Women among the puritans, Heather Murray

A Barbarous Tongue
Marilyn Duckworth
Vintage New Zealand (first pub Hutchinson & Co, 1963), $24.95

Marilyn Duckworth
Hazard Press, $9.95

Marilyn Duckworth stands alone in New Zealand fiction, occupying a lofty and lonely spot few others have had the tenacity to reach. Our writing women have been mostly childless: Mansfield, Baughan, Hyde, Scanlan, Mander, Bethell, Marsh, Dallas, Frame and Hulme. Or they have taken up the pen when their children were grown up: Edmond, Bridger and Anderson. A life of writing has seemed to imply a corresponding denial of domesticity and motherhood but a rare few have managed to combine work on both fronts simultaneously: France, Ashton‑Warner, Cowley, Kidman and Mahy. And of course, Duckworth who, when only 24 in 1959, published the first of her 11 novels, a prolific output when placed alongside the parallel accumulation of four husbands, four daughters and several stepchildren.

What of the discipline involved to create the freedom to write, the determination in sidestepping motherly guilt over divided loyalties? Janet Frame has described the audacity required by the dedicated writer:

Freedom to write is a very narrow freedom among the many personal imprisonments suffered by those who want to write, yet it is the master key and if a writer has determination to turn the key (heedless of the desire and warnings of those who don’t understand or who fear (rightly) the consequences of this outrageous daylight robbery of the imagination) then [s]he may be able to put [her] dreamed works into words.

Duckworth described how she was feeling in 1963 about the twin ties of writing and domesticity:

I was really feeling the conflict between living a family life and trying to get a book written. By that stage my children were old enough to need me more and so I was riddled with the guilt thing that women writers have … I think it’s a difficult thing for a woman to be a writer because it requires putting her needs first and so it goes against all her female conditioning that tells her she should do all the other more important things first before sitting down and writing. And that was reinforced by people’s attitudes which implied that you were indulging yourself in a little hobby and neglecting the real things ‑ which in a sense I was.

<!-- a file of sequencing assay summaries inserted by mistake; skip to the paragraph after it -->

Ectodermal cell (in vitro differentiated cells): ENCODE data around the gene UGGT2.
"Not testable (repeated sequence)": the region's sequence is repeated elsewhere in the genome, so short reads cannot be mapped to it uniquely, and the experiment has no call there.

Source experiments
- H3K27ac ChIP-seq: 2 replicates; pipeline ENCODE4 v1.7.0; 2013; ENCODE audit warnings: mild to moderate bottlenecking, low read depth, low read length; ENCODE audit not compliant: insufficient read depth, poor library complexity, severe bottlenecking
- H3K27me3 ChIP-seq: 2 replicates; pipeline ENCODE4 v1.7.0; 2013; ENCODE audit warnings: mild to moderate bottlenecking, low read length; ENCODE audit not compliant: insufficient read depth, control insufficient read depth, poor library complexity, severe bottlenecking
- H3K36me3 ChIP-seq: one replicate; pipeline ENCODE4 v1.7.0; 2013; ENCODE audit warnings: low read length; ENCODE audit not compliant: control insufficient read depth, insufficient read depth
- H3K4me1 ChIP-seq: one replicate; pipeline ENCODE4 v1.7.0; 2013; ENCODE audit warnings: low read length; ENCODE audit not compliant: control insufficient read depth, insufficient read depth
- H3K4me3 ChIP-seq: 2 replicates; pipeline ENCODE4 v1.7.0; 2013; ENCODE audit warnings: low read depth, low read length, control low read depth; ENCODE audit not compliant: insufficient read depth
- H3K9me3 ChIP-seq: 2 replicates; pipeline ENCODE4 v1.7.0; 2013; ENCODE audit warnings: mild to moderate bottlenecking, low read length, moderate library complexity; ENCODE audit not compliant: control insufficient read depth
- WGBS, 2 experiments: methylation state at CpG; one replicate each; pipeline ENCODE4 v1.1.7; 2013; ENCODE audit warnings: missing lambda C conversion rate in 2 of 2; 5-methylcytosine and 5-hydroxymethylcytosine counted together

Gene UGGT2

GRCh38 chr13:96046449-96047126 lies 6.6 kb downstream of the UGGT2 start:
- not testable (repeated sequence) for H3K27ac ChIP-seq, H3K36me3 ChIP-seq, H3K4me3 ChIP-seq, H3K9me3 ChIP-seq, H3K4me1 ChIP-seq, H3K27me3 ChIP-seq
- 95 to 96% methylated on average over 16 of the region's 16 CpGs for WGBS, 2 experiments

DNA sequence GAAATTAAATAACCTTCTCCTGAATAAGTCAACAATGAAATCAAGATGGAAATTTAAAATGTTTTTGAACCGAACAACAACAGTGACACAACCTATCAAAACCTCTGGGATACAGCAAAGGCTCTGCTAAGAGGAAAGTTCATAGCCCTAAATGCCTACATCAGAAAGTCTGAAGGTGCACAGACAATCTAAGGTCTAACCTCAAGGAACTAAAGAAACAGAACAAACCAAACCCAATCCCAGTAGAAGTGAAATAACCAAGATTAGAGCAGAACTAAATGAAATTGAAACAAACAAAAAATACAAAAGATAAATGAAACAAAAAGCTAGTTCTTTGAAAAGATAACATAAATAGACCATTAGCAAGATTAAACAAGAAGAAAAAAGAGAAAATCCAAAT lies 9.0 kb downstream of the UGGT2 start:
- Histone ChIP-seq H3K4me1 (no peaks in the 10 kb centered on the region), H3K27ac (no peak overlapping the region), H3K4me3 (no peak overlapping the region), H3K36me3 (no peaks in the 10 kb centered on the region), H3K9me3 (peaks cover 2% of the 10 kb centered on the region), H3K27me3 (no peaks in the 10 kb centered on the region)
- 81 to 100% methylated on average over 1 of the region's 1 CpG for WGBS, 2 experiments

Duckworth’s task was not made any easier by the fact that she did not seek simply to enter the traditional male world of fiction, to embrace its themes and modes. To a certain extent this was what she felt Jane Austen, Charlotte Brontë and George Eliot had done. She preferred to take a line from Virginia Woolf, champion of a separate female vision expressed through a distinctively female style of writing. In 1960 she gave three radio talks on the nature of women’s writing, pleading a case for its peculiar and valid differences from the male norm. It was not a plea many contemporary readers and critics wished to hear. Her first novel, A Gap in the Spectrum, had been despatched in 20 withering lines in Landfall by a male academic who seemed to be holding his nose at the same time: in particular he was unsettled by “frequent grotesque vignettes … thrown off by an eye which readies into dark corners like a flashlight”.

Something nasty seemed to be stirring under the skirts of Duckworth’s female characters which the gently‑nurtured wished left undisturbed. In 1963 A Barbarous Tongue (a threatening title) lifted the skirts completely to reveal women as sexual beings, sentient, passionate and instinctive. Under puritanism’s rigid code women were either perceived as madonnas or whores and nothing in between. How then to deal with Frieda, who feels everything, even high emotions, through her body? She smells her own “animal scent”; she feels loneliness in her abdomen; she feels her lover devouring her. Such sentences as “I think I feel a rubbing against the wall of my womb. Christ, how I love those little teeth, and how weakly I am falling away” must have caused many a reader to breathe rather shallowly. R A Copland’s review in Landfall has about it the whiff of a man only just revived by sal volatile.

For Copland Frieda was a “commonplace girl”, with a body, but not a mind: in “her shallow, animal fortitude she is a sort of milkbar Moll Flanders” and her creator seemed to be offering to Copland the “grotesque” image of the female body as an empty room in which “a human communion might take place”. From a later perspective it is clear that Duckworth had run up against the unyielding wall of received notions about the nature of literature. In the sixties, F R and Q D Leavis were the royal pair of literary critics and their dogma that good literature should be morally uplifting and life‑affirming was taught in all university English departments. It is no wonder that Copland saw Duckworth operating in a “moral void”, with her main character “in free fall”, responding to no recognisable moral imperatives. Frieda is indeed the barbarian beyond the walls of polite society, speaking a barbarous tongue which, Copland conceded, was the “language of a generation most us cannot properly comprehend”. The unspoken rider, of course, is that most of Copland’s generation would not wish to comprehend it.

Duckworth did have her male champions. In 1959 James K Baxter wrote an angry letter to Landfall claiming that male academic critics were dealing unduly harshly in its pages with women’s writing (in this instance, Duckworth’s), refusing to acknowledge that by its very nature it would be different but still valid. Baxter suspected that most male readers believed the female psyche to be something invented by Freud and would “cease to exist if we tell it plainly enough that we do not like or understand it”. Duckworth must have been cheered also by David Hall’s review in the Listener: He liked the novel, feeling that by using “the real idiom of our fellow countrymen, however barbarous it may seem”, Duckworth had written the “most adult novel” yet conceived in New Zealand. With a “mastery of her material”, handling successfully “such a complexity of emotional material”, Duckworth had created “a vigorous, uninhibited study of people who live in this country today”.